Women Wore Black And Kicked Ass At The Golden Globes Last Night
The anti-harassment movement caused a ‘blackout’ on the red carpet
When women decide to work together, nothing can stop us. We saw proof of the power of females in action at last night’s Golden Globes — where women mobilized to bring attention to not only the unfairness and abuses in Hollywood, but the treatment of marginalized women everywhere.
To raise awareness for the recently launched Time’s Up anti-harassment initiative, project frontrunners, (including stars like Shonda Rhimes, Reese Whitherspoon, Eva Longoria, Rashida Jones, and America Ferrera, to name a few) asked fellow attendees to wear black to this year’s Golden Globes.
Nearly every star in attendance showed up in black to support the movement. Men also donned all black and many sported “Time’s Up” pins on their lapels.
Tracee Ellis Ross is here to take on the world, per usual.
GOT’s Emilia Clark:
Thanks to all the onxy-hued gowns, the usual surface questions about what designer the stars were wearing were absent from red carpet interviews. Instead they were asked about the work that lead to them being at the awards (how novel!), or why they were choosing to take part in the movement.
One of the main goals of Time’s Up is to help marginalized people in all industries stand up to their sexual harassers. As part of the initiative, a Legal Defense Fund, administered by the National Women’s Law Center’s Legal Network for Gender Equity, has been established. The fund is being overseen by former Michelle Obama Chief of Staff Tina Tchen and will pair female and male victims of sexual harassment, abuse, or assault in the workplace while in pursuit of their careers with attorneys to provide subsidized legal assistance. Thanks to donations from A-listers and regular people like us, the fund has raised over $15 million so far.
Debra Messing used her time on the red carpet to call out E! for not paying former host Catt Sadler parity with her male counterparts.
“I was so shocked to hear that E doesn’t believe in paying their female host the same as their male cohost,” Messing said to E! host Ryan Seacreast. “I miss Catt Sadler and we stand with her. And that’s something that can change tomorrow. We want people to start having this conversation that people are just as valuable as men.” Can you do a mike drop when someone else is holding the mic? Because I think she just did.
Here’s Kelly Clarkson:
Eva Longoria, one of the founders of Time’s Up:
She too used her time on the carpet to highlight the bullshit that is Sadler not getting paid the same as her male coworkers. “We support gender equity and equal pay,” she said. “We hope E! will follow our lead. We stand with Catt Sadler.”
Writing for The New York Times, Amber Tambyln explained her reasoning behind donning black for the Golden Globes. “We actresses are not just modeling clothing when we walk a red carpet on award show night. We are modeling a kind of behavior,” Tambyln writes. “We are speaking in a coded language to other women — even young girls — that says: The way I look and what I wear and how I wear it is the standard for women. What is being worn is not an exception. It is the rule. You must dress a certain way and look a certain way if you want to be valued as a woman, no matter what you do for a living or who you are. We never intend for this to be the message we are sending with what we wear, but often it is the perceived one, whether we like it or not.”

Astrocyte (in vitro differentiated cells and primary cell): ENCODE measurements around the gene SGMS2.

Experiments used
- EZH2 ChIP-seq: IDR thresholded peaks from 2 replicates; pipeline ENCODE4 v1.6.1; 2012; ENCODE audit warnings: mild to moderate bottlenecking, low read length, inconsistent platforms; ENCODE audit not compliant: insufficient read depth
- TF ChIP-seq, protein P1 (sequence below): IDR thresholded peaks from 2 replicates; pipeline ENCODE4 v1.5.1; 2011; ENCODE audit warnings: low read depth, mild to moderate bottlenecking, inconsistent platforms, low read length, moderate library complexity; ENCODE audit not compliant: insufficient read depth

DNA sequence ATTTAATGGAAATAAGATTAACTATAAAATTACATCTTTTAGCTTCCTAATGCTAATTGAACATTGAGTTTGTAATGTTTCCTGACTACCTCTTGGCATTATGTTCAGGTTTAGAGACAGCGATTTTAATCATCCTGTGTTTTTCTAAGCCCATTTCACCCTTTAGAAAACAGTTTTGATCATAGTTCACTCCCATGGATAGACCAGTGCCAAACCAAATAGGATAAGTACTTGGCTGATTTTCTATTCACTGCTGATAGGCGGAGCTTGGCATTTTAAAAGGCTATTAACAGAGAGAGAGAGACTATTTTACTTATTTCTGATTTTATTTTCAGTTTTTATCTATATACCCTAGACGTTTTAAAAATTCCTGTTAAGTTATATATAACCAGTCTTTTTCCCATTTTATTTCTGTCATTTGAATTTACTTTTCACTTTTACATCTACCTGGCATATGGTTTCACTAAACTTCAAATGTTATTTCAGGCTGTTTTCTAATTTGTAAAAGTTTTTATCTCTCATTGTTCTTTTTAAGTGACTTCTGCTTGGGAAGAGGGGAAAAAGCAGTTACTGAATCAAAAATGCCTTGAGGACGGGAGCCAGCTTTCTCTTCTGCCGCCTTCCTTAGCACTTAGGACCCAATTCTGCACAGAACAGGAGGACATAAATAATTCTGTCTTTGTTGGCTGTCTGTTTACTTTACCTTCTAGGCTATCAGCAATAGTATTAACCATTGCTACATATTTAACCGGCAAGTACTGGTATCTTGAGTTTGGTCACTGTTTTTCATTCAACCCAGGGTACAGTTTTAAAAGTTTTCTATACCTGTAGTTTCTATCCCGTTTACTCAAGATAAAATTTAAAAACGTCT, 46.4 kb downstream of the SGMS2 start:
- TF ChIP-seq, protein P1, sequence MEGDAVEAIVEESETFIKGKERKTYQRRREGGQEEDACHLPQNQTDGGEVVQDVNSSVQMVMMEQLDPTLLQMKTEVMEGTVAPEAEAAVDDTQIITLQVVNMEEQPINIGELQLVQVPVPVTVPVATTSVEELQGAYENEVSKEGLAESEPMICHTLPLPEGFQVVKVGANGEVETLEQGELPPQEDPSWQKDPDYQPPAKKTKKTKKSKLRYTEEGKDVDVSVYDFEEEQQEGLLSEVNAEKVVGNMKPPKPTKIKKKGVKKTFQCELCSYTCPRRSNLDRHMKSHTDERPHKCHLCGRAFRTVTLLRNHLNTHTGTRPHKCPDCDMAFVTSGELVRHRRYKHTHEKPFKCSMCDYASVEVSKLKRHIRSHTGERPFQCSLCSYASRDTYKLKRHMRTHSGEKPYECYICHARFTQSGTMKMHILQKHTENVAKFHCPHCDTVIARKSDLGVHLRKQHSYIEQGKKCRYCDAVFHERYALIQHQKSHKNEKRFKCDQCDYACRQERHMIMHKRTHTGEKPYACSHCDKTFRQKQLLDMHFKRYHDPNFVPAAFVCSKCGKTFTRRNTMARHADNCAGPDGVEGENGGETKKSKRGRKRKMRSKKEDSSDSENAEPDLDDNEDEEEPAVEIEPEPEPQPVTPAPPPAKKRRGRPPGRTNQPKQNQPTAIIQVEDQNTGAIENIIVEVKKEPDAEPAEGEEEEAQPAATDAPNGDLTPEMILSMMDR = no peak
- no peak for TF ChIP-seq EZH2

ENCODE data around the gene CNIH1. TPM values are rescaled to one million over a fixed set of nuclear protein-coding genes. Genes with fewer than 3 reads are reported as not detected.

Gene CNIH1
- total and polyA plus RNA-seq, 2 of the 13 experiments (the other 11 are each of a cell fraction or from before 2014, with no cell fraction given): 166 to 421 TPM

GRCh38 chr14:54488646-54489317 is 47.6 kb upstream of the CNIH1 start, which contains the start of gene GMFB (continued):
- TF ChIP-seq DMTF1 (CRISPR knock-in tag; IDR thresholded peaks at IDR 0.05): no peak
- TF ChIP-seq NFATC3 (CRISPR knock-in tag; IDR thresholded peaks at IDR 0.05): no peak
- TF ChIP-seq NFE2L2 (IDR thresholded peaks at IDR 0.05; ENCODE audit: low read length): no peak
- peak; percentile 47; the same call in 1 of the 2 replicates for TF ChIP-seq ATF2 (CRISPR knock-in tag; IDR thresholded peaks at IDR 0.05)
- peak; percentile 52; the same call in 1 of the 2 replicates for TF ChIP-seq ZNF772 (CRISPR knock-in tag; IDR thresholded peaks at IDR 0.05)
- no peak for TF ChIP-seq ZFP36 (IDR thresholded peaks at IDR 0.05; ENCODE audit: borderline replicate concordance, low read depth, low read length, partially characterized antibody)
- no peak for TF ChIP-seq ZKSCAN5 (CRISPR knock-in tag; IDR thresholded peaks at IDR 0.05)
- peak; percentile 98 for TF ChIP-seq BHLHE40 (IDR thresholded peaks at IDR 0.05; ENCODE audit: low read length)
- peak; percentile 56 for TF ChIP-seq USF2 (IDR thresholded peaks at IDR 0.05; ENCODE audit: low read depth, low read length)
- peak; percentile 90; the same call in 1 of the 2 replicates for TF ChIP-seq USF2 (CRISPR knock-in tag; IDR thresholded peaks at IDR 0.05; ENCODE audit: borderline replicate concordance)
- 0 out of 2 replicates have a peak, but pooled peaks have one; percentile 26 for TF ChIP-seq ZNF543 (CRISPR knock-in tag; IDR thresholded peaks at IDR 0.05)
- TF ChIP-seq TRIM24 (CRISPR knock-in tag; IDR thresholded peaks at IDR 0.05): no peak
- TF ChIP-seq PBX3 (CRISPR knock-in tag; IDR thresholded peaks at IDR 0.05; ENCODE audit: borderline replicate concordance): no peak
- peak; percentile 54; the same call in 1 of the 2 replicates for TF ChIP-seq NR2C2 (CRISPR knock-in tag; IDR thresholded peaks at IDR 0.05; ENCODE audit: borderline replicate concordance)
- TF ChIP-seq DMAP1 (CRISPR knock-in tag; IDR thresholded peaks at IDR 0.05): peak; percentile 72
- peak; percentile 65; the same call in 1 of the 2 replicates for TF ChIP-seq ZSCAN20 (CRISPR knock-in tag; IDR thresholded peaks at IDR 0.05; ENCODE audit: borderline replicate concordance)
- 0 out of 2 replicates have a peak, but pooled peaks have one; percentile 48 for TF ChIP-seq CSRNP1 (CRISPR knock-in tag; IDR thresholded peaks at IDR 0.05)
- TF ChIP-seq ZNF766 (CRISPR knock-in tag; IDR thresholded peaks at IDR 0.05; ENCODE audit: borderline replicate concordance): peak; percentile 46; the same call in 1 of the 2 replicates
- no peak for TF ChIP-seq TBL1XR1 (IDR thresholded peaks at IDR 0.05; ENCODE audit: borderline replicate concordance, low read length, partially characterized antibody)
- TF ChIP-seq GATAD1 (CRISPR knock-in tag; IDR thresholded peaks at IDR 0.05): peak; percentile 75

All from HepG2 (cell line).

Insecure‘s Issa Rae:
The protest spanned generations. Here’s Stranger Things’ Millie Bobby Brown:
As Tambyln explains, “Wearing black is not all we will be doing. We will be doing away with the old spoken codes in favor of communicating boldly and directly: What we are wearing is not a statement of fashion. It is a statement of action.”
She’s right. This year’s Golden Globes red carpet wasn’t just about fashion. It was a historical event — an entire group of people coming together to make a statement, not just with their clothing but with their time at the microphones too.
Michelle Williams took activist and #MeToo creator Tarana Burke as her plus one:
“That hasn’t been on my mind the last couple of weeks,” she said when asked about her nomination. “We’ve been so excited about changing the carpet from just a fashion moment and a parade of dresses to something that means so much to all of us.”
Viola Davis said she hopes the show of solidarity will help sexual assault and harassment victims that have yet to step forward.
“There’s no prerequisite to worthiness. You’re born being worthy. And I think that’s a message that a lot of women need to hear. The women who are still in silence because of trauma, because of shame … they need to understand that it’s not their fault … that’s my message tonight.”
It wasn’t just women who turned the red carpet into a sea of black. Plenty of men, like Justin Timberlake, wanted to make their status as supporters known. They wore Time’s Up pins to show that their fashion choice was deliberate and not just because, let’s face it, most guys wear black tuxes to award shows.
“The reason we’re here, the reason we didn’t just stay home is because we feel like we shouldn’t have to sit out the night, we shouldn’t give up our seats at the table, our voice in this industry because of bad behavior that wasn’t ours,” she said. “We get to be here to celebrate together to and support each other and to stand in joy and solitary and say we are looking our for anyone who feels marginalized in the workplace.”